NASA SBIR 2010 Solicitation
FORM B - PROPOSAL SUMMARY
|PHASE 1 CONTRACT NUMBER:
||Lunar Science Instruments and Technology
||A LIBS/Raman System for Planetary Surface Measurement
SMALL BUSINESS CONCERN (Firm Name, Mail Address, City/State/Zip, Phone)
135 South Road
Bedford, MA 01730 - 2307
PRINCIPAL INVESTIGATOR/PROJECT MANAGER (Name, E-mail, Mail Address, City/State/Zip, Phone)
135 South Road
Bedford, MA 01730 - 2307
Estimated Technology Readiness Level (TRL) at beginning and end of contract:
TECHNICAL ABSTRACT (Limit 2000 characters, approximately 200 words)
For lightweight and power-efficient instruments that enable elemental and/or mineralogy analysis, Q-Peak proposes to develop a compact, robust, and efficient instrument capable of performing imaging spectroscopy, Laser-Raman Spectroscopy (LRS) and Laser Induced Breakdown Spectroscopy (LIBS). The main advantage in using these techniques for planetary science is the ability to rapidly collect a wealth of chemical information, by simply directing a laser beam on remote targets of interest. No sample preparation is necessary.
As an important component of the Raman/LIBS instrument in Phase I, we developed, built and tested a 1.5 cubic-inch, Q-switched, solid state laser fitted with commercial, off-the-shelf optical components. The laser produced ~1 mJ, < 2 ns-duration pulses at 523-nm wavelength and was used to analyze a norite sample by means of Raman/LIBS techniques. In Phase II we propose to further miniaturize and ruggedize the Phase I laser to a size of < 1 cubic inch. We will scale up the energy-per-pulse up to 2 mJ and test the laser in a wide range of environments such as vibration, vacuum and temperature. We will design and test the optics in a CHAMP instrument modified to accommodate the compact laser. The TRL of the laser will be 6 at the conclusion of the effort.
POTENTIAL NASA COMMERCIAL APPLICATIONS (Limit 1500 characters, approximately 150 words)
NASA applications are in systems requiring compact, efficient, reliable, moderate-energy, nanosecond-pulsed lasers. For planetary exploration, these applications are in LIBS systems for planetary surface characterization and in lidar systems for atmospheric measurements of aerosol concentrations and distributions as well as precision ranging for planetary surface mapping from satellites and other spacecraft. The laser we propose to develop is compact, efficient, rugged and reliable, making it ideal for planetary missions.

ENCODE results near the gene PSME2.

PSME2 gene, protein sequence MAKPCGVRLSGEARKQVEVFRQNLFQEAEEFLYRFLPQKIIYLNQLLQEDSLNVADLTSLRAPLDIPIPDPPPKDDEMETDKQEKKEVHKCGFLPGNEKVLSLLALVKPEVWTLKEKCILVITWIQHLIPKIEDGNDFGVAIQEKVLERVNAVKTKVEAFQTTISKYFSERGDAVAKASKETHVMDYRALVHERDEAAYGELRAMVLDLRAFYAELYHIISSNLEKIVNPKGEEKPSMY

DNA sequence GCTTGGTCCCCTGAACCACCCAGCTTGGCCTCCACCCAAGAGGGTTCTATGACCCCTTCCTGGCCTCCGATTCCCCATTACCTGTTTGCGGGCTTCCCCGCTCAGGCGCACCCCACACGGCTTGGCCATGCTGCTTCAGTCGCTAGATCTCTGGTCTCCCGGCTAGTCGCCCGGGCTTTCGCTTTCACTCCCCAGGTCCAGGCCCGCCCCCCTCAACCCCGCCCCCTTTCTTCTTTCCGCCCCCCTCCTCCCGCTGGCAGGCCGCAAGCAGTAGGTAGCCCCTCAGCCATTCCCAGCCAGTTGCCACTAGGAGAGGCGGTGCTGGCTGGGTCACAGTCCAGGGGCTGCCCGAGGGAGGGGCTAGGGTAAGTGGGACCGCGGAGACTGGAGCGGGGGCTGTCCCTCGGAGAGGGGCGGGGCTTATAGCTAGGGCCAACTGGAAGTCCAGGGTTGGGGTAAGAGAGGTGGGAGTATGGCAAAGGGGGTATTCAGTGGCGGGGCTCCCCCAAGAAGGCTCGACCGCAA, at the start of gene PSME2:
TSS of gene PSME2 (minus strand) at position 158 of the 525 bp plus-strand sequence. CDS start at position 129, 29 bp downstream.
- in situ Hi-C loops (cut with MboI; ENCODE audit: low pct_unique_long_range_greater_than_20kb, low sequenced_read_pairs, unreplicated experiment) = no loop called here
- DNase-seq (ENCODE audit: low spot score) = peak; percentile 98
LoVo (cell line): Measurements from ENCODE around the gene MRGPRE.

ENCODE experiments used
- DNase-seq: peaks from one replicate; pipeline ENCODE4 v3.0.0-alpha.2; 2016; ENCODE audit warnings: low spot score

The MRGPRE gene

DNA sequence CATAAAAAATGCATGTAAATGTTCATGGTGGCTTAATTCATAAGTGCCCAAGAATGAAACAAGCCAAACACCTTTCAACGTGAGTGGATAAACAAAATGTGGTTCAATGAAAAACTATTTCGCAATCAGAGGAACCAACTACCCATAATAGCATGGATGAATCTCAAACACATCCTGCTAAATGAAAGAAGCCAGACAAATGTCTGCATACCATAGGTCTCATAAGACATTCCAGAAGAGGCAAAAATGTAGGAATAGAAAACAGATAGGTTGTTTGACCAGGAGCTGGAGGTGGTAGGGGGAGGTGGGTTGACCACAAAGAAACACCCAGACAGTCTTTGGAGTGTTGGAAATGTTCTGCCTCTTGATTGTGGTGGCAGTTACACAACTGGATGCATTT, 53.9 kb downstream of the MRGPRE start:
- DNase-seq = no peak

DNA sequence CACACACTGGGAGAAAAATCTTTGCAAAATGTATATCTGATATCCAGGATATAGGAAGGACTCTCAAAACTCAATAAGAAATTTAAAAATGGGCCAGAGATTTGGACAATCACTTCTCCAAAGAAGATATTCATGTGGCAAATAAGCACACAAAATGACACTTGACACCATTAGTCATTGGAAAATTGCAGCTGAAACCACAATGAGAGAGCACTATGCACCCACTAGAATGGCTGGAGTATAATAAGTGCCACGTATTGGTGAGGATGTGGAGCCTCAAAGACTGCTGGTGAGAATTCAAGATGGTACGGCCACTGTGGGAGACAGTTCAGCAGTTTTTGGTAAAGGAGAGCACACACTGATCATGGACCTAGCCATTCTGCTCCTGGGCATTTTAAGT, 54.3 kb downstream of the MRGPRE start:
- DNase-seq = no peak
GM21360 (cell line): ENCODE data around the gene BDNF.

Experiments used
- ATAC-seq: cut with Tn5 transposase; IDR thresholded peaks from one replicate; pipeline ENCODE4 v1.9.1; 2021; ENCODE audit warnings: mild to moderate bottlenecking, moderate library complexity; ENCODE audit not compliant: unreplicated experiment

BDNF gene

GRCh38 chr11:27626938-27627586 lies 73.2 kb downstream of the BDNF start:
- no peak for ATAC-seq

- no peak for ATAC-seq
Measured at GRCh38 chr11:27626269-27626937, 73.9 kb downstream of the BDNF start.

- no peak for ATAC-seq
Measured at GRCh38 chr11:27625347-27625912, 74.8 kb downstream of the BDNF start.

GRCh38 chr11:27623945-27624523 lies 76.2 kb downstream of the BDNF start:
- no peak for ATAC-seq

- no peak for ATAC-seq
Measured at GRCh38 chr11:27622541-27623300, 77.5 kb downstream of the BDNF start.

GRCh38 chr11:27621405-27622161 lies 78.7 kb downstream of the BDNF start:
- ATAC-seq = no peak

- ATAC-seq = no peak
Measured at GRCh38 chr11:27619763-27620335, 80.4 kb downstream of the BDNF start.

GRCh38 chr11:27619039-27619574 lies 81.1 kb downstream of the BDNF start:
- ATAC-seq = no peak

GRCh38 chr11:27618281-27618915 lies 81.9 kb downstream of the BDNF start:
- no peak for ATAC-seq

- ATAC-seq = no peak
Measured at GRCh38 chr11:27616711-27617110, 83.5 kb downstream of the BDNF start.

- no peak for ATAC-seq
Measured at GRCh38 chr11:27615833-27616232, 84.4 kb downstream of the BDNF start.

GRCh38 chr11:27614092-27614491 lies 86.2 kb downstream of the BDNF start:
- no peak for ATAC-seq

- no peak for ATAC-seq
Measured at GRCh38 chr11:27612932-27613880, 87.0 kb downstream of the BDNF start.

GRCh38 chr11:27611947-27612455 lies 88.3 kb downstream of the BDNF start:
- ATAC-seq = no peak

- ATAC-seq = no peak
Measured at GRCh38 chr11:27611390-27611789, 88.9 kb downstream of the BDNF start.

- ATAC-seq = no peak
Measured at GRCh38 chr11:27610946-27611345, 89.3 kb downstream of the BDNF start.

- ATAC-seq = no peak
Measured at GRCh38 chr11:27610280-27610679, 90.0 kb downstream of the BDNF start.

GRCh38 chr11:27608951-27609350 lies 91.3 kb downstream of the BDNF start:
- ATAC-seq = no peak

POTENTIAL NON-NASA COMMERCIAL APPLICATIONS (Limit 1500 characters, approximately 150 words)
Commercial applications are in portable LIBS systems to replace the current bulky, inefficient lamp-pumped lasers. LIBS, besides having scientific applications, can also be used in industrial applications for process control through monitoring of exhaust streams, analysis of pharmaceuticals, profiling of metals, composition determinations of minerals in mining and detection of contamination in the environment.
This laser architecture can be coupled to an Optical Parametric Oscillator (OPO) instead of the SHG non-linear process and produce ~ 1 mJ, <10 ns pulses with a TEM00 mode and spectral output in the laser eyesafe regime around 1.5 microns. With a package size of ~1 cu. in. and a weight estimated at < 2 ounces, this laser would fulfill a market need for small size and weight, man-portable, eyesafe rangefinder sources.
Green lasers have found increasing use in the Non-Lethal Laser Dazzler field. The dazzler market has great potential both for DOD and for civilian law enforcement in the present security-conscious environment. This compact green source can be an enabler for broader adoption and application of dazzler technology.
The usefulness of the proposed architecture spans scientific, industrial, and defense applications. The proposed laser development represents a fundamental advancement in the state-of-the-art.
TECHNOLOGY TAXONOMY MAPPING (NASA's technology taxonomy has been developed by the SBIR-STTR program to disseminate awareness of proposed and awarded R/R&D in the agency. It is a listing of over 100 technologies, sorted into broad categories, of interest to NASA.)
Form Generated on 12-15-11 17:36